This is followed by infusion of a low volume (40 ml) of water-soluble, broad-spectrum antibiotics such as already described (neomycin sulfate (1 g), polymyxin B (40000 IU), furaltadone (600 mg) (Utrin Wash; Vetoquinol UK) and crystalline benzylpenicillin (5 megaunits) instilled through the cervix into the uterus via a sterile irrigation catheter. I use a low volume of antibiotic solution as, if these mares have a drainage problem, it seems logical to use the minimum effective volume. Older, pluriparous mares may need larger volumes (up to 80 ml). It is my experience that with larger volumes (above 150 ml) some of the solution is lost via cervical reflux.

It is vital that the antibiotic used does not irritate the endometrium or predispose to overgrowth with fungal organisms. Neither of these problems have been observed using the antibiotic combination described here.

Further doses of 25 iu of oxytocin are given every four to six hours by the stud farm personnel. This is by the intramuscular route. In mares with lymphatic stasis, the slower release of prostaglandin (cloprostenol 500mcg IM) may be useful in addition to oxytocin. The cloprostenol should be given some 6 to 8 hours after the first oxytocin injection.

The mare is re-examined the following day and oxytocin treatment repeated if fluid is still present. Only rarely will a second infusion of antibiotics or lavage procedure be performed due to the risk of uterine contamination. Evaluation of the uterus post-breeding is a crucial time to assess all mares and too many clinicians fail to evaluate mares post-breeding.

An important concept is to treat in relation to breeding and not wait for ovulation.

I recently had the opportunity to investigate the optimum time of treatment in a study with a Swiss colleague, Barbara Knutti (Knutti et al 2000). In our practice, known susceptible mares are routinely treated the day after breeding. Working on the principle that the longer a foreign particle stays in the uterine lumen, the more neutrophils accumulate, an earlier treatment should reduce the inflammatory reaction and improve the chances for these susceptible mares to get pregnant.

Eighteen barren mares with a mean age of 15 years were selected. They had been barren for more than one year, had been inseminated during >6 oestrous periods, had a history of fluid after breeding and had failed to become pregnant with the standard protocol for management as described above.

Experimental Approach: In nine mares, the standard protocol was repeated (control). In the other nine mares, the standard protocol was performed with the only change that the mare's uterus was flushed 4-6 hours after insemination.

Results: Twice as many mares with the early lavage were pregnant compared to the group of mares not lavaged until 18-20 hours after insemination.

Mechanical removal of uterine contaminants as soon as possible should be the aim of treatment of persistent mating-induced endometritis (Brinsko et al 1991; Pycock 1994a, b; Troedsson 1997). The beneficial effect of oxytocin is widely accepted (Pycock 1994a, b; Rasch 1996). The combination of both treatment options is effective in clearing even large amounts of intraluminal fluid. The decision to perform uterine lavage only when more than 2 cm of intraluminal fluid was detected was based on the clinical experience that smaller amounts of fluid could usually be cleared from the uterus with oxytocin alone, which is a time-and cost- saving treatment. To be certain that oxytocin injection would not interfere with sperm transport in the uterus and oviduct, the drug was not administered immediately before or after insemination.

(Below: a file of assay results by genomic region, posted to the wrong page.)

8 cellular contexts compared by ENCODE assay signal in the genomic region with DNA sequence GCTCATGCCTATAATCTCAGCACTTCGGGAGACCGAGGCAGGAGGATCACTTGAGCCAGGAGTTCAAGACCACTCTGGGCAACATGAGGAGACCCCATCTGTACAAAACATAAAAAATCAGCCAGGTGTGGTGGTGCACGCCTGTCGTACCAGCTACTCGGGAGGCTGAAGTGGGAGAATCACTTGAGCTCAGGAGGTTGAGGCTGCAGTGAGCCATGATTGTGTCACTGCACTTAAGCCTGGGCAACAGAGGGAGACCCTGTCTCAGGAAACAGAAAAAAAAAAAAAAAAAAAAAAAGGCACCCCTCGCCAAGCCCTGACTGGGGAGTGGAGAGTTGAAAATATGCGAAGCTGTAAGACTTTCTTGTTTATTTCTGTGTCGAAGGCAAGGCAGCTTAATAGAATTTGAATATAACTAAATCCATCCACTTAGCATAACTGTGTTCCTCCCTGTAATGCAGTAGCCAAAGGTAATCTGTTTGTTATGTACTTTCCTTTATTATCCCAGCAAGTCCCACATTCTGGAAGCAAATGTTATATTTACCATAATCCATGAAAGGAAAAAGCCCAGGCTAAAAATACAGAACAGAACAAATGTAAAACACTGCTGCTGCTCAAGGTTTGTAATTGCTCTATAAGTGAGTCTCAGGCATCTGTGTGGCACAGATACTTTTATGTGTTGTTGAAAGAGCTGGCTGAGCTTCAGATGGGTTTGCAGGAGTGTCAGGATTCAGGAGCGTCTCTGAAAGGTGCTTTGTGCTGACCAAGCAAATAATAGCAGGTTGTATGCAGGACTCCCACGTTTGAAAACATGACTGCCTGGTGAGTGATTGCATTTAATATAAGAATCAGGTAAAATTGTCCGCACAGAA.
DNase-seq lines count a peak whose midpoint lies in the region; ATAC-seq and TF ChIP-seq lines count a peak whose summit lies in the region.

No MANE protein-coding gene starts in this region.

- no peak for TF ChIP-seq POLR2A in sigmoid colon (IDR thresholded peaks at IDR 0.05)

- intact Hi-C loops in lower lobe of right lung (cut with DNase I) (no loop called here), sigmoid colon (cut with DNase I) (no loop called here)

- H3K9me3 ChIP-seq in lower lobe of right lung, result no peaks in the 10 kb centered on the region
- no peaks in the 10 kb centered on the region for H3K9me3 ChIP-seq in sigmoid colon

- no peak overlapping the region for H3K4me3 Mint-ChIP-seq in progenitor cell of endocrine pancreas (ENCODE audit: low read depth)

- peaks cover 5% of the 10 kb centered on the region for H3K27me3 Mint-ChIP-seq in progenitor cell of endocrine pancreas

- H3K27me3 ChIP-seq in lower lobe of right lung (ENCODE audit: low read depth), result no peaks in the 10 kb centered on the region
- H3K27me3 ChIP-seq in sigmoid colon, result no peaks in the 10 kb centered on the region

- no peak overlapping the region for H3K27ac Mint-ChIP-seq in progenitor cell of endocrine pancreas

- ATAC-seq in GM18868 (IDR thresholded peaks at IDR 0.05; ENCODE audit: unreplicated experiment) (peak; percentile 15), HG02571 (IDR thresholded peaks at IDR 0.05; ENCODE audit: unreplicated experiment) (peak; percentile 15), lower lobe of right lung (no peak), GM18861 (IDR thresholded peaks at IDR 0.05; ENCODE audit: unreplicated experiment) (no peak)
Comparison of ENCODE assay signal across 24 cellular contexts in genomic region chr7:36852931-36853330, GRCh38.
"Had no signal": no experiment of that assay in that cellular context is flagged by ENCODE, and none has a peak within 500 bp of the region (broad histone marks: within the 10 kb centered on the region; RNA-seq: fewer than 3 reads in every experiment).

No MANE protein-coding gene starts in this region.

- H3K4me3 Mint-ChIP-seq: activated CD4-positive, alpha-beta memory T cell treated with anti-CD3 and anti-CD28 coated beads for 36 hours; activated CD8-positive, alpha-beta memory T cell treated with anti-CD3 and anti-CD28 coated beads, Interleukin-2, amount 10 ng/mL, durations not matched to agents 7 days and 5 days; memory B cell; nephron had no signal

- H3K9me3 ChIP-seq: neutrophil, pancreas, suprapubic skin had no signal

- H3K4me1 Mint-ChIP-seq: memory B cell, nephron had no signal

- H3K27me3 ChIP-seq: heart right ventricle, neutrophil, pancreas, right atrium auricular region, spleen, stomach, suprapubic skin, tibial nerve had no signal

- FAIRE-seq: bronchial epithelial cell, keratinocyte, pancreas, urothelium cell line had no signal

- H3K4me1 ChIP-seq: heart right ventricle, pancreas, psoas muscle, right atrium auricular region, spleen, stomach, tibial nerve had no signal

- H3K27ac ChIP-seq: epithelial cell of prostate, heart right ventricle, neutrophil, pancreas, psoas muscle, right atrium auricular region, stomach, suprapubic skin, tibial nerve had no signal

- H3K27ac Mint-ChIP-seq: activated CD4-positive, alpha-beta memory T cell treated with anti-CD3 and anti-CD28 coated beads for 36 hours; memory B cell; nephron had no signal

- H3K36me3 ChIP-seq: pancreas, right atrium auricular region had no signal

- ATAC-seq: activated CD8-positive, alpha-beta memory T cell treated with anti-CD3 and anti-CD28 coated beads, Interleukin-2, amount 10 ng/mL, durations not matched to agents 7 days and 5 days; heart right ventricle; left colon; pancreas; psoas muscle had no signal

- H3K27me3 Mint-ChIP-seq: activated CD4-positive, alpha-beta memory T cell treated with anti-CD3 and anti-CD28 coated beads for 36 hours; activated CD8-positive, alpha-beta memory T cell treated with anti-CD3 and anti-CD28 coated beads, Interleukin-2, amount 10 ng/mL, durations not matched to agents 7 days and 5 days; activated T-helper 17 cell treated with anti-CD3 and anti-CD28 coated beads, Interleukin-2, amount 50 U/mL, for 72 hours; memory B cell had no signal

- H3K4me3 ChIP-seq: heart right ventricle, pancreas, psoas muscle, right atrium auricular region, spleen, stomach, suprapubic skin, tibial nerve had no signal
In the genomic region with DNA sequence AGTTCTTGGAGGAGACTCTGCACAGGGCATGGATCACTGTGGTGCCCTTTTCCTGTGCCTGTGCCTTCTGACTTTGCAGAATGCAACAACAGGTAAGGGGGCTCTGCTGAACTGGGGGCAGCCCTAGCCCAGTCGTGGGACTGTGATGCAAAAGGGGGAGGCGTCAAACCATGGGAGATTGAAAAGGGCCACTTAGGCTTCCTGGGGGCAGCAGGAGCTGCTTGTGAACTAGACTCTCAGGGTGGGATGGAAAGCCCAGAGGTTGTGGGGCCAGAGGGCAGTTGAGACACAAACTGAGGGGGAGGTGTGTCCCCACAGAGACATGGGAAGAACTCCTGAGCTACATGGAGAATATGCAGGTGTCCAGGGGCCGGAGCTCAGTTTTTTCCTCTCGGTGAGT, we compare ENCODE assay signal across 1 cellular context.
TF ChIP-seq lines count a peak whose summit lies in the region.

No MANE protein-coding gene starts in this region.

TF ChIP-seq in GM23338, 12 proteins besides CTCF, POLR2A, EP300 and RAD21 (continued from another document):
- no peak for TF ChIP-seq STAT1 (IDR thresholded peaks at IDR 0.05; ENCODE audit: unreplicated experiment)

The optimal time to perform a large-volume uterine lavage in relation to insemination or mating has not been determined. Uterine contaminants should be removed as soon as possible after mating, while on the other, sperm cells could be detected in the oviduct between 2-4 hours after insemination (Bader 1982). Additionally, uterine lavage performed 4 hours after insemination did not harm the sperm cells or influence pregnancy rate, whereas pregnancy rate was reduced when the lavage was performed 0.5 or 2 hours after insemination (Brinsko et al 1990, 1991). Therefore, the time interval of 4-6 hours was chosen to perform the lavage. The results of this study correlate with the findings of Brinsko et al (1991) that a uterine lavage performed 4 hours after insemination does not adversely affect conception rate.

Conclusion
A problem mare, once inseminated or mated should not only be checked for ovulation but also for fluid accumulation in the uterus, one of the most reliable clinical signs of susceptibility to postbreeding endometritis. If a mare is recognised as being susceptible to persistent mating-induced endometritis, intensive postbreeding monitoring and eventually, treatment is necessary in order to improve the chances of conception. The early postbreeding lavage supported by oxytocin and the infusion of broad-spectrum antibiotics have proved to be an effective management for mares susceptible to mating-induced endometritis.

Some questions remain unanswered: Hearn (1993) voiced the concern that the early embryonic/foetal loss rate of susceptible mares with endometritis who receive aggressive post-mating therapy will be much higher despite the temporary improvement in uterine environment. Undoubtedly the live foal-rate of mares which are extensively treated post-breeding is less than in young, genitally-healthy mares. However, often susceptible mares are old and frequently when uterine biopsy results are available, these often confirm degenerative changes within the endometrium. Consequently one's live-foal rate expectations are lower in these mares in any case.

In my daily routine, I assume that most multiparous mares are at risk for either clinical or subclinical endometritis following insemination, be it natural or artificial. Routine post-mating treatment of mares believed to be at risk of persistent acute endometritis is dependent on balancing cost and time against benefits to the breeder. This view is also held by Australian colleagues who claim increased pregnancy rates and subsequent foaling rates through routine post-mating treatment (Pascoe, personal communication; Pascoe 1995). The results of published clinical studies (Pascoe 1995; Pycock 1994 a,b; Pycock 1996) and many breeding seasons field experience with large numbers of mares have demonstrated the effectiveness of a single post-mating treatment to combat endometritis. This has certainly been the case in the mares with which I have been involved. Against this improvement in pregnancy rate, it must be examined if there is any reason, not to routinely treat all mares after mating: